Turkey Challenges US as Russian Missiles Arrive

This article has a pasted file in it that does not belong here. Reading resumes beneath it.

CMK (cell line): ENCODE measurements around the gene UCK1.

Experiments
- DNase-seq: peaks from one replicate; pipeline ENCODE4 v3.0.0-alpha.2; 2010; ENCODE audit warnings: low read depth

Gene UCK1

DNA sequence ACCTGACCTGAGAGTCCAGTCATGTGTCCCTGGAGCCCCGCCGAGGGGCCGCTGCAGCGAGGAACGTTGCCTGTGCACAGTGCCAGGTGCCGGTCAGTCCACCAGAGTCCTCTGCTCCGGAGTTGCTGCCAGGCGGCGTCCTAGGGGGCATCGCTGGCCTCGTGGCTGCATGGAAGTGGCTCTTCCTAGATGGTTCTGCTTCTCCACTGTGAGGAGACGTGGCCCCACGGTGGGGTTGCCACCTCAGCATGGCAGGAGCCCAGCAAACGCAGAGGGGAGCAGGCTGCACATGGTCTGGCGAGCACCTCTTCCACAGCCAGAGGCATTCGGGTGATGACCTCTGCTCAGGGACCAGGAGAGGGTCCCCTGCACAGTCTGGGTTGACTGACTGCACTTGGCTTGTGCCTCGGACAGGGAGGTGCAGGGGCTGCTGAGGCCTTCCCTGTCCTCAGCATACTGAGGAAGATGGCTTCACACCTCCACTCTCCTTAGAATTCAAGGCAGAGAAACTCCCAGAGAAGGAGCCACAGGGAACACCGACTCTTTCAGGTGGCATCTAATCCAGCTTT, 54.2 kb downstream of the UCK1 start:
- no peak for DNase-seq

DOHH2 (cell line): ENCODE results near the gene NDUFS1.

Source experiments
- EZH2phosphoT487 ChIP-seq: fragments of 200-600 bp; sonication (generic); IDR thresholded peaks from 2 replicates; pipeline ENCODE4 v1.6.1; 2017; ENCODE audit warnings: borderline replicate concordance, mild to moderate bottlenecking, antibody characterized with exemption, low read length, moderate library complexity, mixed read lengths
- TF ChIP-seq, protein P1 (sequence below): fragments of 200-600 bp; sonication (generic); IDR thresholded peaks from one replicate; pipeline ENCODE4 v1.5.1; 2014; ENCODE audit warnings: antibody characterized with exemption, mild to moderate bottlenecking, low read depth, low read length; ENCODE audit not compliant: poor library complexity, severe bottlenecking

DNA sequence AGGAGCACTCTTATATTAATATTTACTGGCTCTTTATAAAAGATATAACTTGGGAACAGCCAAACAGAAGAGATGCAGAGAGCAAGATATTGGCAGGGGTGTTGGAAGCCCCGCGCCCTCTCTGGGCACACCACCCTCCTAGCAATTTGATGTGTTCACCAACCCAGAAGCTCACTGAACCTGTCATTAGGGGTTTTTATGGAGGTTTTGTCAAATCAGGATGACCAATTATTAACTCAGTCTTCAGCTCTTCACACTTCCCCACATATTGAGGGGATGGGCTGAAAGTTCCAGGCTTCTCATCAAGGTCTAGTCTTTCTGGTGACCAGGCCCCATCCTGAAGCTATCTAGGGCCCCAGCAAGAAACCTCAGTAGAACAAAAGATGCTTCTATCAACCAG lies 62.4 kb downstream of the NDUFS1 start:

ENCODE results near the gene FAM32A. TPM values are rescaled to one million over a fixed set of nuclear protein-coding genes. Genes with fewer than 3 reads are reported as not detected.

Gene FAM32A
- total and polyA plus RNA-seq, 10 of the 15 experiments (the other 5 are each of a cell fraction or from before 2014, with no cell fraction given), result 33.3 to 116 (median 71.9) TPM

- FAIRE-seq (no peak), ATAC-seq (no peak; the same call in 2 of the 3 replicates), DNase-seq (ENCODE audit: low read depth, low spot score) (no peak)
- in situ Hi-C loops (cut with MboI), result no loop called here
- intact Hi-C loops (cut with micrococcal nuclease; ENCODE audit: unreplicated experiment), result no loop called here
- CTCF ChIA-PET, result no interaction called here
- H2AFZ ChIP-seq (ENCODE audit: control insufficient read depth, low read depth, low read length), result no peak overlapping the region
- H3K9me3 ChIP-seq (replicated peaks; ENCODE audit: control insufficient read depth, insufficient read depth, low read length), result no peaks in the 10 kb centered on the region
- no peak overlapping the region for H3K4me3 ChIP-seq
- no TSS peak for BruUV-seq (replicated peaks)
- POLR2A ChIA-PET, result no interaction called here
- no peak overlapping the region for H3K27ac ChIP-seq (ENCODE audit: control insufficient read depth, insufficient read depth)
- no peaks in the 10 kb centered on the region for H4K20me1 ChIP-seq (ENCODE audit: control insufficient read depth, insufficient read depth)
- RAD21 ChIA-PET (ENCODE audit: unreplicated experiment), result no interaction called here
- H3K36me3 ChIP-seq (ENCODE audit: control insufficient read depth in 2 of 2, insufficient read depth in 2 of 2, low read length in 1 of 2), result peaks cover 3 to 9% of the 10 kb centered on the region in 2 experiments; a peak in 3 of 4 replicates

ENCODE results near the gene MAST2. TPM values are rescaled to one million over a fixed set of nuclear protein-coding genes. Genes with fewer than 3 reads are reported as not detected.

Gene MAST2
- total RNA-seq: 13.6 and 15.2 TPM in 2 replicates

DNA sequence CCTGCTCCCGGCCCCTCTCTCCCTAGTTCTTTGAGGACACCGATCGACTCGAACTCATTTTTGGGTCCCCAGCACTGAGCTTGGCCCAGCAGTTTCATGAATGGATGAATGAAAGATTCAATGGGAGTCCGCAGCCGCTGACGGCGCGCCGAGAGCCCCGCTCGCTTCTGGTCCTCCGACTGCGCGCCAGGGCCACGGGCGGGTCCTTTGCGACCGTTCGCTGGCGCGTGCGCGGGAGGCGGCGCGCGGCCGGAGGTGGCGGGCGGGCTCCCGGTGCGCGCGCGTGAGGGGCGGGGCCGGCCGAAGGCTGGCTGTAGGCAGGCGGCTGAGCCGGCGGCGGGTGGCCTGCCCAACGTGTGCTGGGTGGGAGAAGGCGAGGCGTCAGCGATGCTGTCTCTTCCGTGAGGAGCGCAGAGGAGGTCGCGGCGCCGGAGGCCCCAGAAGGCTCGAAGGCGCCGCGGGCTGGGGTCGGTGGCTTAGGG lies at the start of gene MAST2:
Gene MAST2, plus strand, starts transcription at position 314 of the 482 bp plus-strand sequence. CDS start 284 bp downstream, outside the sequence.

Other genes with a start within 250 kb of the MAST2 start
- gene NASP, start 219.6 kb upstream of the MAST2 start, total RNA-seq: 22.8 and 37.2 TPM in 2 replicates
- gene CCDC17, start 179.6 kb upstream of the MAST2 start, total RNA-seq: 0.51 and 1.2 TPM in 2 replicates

Updated: July 12, 2019, 1:37 p.m.Russia is delivering its S-400 missile system to Turkey, a move that threatens to rupture Turkish-U.S. relations and puts Russian military technology inside a key NATO alliance member.A Russian transport jet Friday brought the first delivery of the $2.2 billion missile system to a Turkish military air base outside Ankara, causing concern from Brussels to Washington.Washington says the S-400, with its advanced radar that could potentially be used to target NATO jets, threatens to compromise NATO military systems in Turkey. The United States has ruled out delivery of its latest F-35 jet if the Russia missiles are deployed, and Turkish firms face being frozen out of the consortium that is building the F-35.Video shared by Turkish Ministry of Defense, Friday, July 12, showed parts of S-400 missile defense system being unloaded from Russian cargo planes.FILE – Turkey’s President Recep Tayyip Erdogan speaks during a meeting of a pro-government trade-union, Ankara, Turkey, July 10, 2019.Erdogan is blaming former U.S. President Barack Obama and Congress for the crisis, for blocking the purchase of U.S. Patriot Missiles.International relations professor Huseyin Bagci of Ankara’s Middle East Technical University said Turkey “feels more and more alone in the Western world” without direct support from any of these countries.”The Russians are the winner of the day, “he added. “The Russians are very successfully creating a conflict between Turkey, NATO and the United States. And the Americans have made a lot of mistakes. They are the architects of this.”Russian-Turkish tiesTurkey’s purchase of S-400s, in the face of strong opposition from Western allies, is part of a broader process of improving Russian-Turkish ties. Erdogan has developed a good relationship with his Russian counterpart, Vladimir Putin.Russia and Turkey are increasingly cooperating economically and within the region in particular in Syria. The rapprochement comes as Ankara and Washington face a myriad of differences not only confined to the S-400.Some analysts see Turkey’s escalating crisis with Washington over Russian missiles as part of a more fundamental problem, where the NATO allies’ strategic interests have been increasingly diverging since the end of the Cold War. Ozel, for one, warns that any break between Ankara and the alliance will have serious consequences.”This is not a new relationship with the United States,” he said. “It started in 1947. And NATO membership is 67 years old. And everything about Turkish defense and security is calibrated in the Western alliance. So to say we are leaving this is a fairly revolutionary step, and revolutions bring a lot of destruction.”




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